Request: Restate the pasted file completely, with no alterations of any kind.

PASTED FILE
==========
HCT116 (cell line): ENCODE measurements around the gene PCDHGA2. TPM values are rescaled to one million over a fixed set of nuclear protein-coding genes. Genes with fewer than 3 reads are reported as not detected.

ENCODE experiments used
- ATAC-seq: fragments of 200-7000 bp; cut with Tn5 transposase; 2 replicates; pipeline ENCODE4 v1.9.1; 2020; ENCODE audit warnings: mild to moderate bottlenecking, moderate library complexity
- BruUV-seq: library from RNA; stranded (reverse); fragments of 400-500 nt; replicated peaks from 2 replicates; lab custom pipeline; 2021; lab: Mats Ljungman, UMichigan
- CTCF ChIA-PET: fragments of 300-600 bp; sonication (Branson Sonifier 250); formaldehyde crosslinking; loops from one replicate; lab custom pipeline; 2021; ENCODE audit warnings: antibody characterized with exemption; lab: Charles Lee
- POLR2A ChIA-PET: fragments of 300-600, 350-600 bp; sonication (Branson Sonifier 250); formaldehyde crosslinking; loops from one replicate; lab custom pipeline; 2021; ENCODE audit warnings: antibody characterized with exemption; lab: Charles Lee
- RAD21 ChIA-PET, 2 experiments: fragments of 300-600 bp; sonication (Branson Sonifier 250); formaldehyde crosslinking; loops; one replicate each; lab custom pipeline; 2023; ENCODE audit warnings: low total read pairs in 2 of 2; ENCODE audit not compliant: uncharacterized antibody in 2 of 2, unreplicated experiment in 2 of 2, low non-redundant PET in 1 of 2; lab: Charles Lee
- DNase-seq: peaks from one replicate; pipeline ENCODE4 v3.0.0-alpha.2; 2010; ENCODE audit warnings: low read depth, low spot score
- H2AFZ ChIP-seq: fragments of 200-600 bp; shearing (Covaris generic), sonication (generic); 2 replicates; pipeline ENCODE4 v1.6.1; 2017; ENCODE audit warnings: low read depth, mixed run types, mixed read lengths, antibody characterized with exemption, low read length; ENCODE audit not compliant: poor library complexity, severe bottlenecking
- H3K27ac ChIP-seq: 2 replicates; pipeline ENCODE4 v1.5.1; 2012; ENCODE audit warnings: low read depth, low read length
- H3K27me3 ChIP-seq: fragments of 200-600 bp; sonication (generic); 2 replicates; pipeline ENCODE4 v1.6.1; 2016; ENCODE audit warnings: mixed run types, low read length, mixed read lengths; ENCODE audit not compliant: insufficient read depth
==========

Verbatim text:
HCT116 (cell line): ENCODE measurements around the gene PCDHGA2. TPM values are rescaled to one million over a fixed set of nuclear protein-coding genes. Genes with fewer than 3 reads are reported as not detected.

ENCODE experiments used
- ATAC-seq: fragments of 200-7000 bp; cut with Tn5 transposase; 2 replicates; pipeline ENCODE4 v1.9.1; 2020; ENCODE audit warnings: mild to moderate bottlenecking, moderate library complexity
- BruUV-seq: library from RNA; stranded (reverse); fragments of 400-500 nt; replicated peaks from 2 replicates; lab custom pipeline; 2021; lab: Mats Ljungman, UMichigan
- CTCF ChIA-PET: fragments of 300-600 bp; sonication (Branson Sonifier 250); formaldehyde crosslinking; loops from one replicate; lab custom pipeline; 2021; ENCODE audit warnings: antibody characterized with exemption; lab: Charles Lee
- POLR2A ChIA-PET: fragments of 300-600, 350-600 bp; sonication (Branson Sonifier 250); formaldehyde crosslinking; loops from one replicate; lab custom pipeline; 2021; ENCODE audit warnings: antibody characterized with exemption; lab: Charles Lee
- RAD21 ChIA-PET, 2 experiments: fragments of 300-600 bp; sonication (Branson Sonifier 250); formaldehyde crosslinking; loops; one replicate each; lab custom pipeline; 2023; ENCODE audit warnings: low total read pairs in 2 of 2; ENCODE audit not compliant: uncharacterized antibody in 2 of 2, unreplicated experiment in 2 of 2, low non-redundant PET in 1 of 2; lab: Charles Lee
- DNase-seq: peaks from one replicate; pipeline ENCODE4 v3.0.0-alpha.2; 2010; ENCODE audit warnings: low read depth, low spot score
- H2AFZ ChIP-seq: fragments of 200-600 bp; shearing (Covaris generic), sonication (generic); 2 replicates; pipeline ENCODE4 v1.6.1; 2017; ENCODE audit warnings: low read depth, mixed run types, mixed read lengths, antibody characterized with exemption, low read length; ENCODE audit not compliant: poor library complexity, severe bottlenecking
- H3K27ac ChIP-seq: 2 replicates; pipeline ENCODE4 v1.5.1; 2012; ENCODE audit warnings: low read depth, low read length
- H3K27me3 ChIP-seq: fragments of 200-600 bp; sonication (generic); 2 replicates; pipeline ENCODE4 v1.6.1; 2016; ENCODE audit warnings: mixed run types, low read length, mixed read lengths; ENCODE audit not compliant: insufficient read depth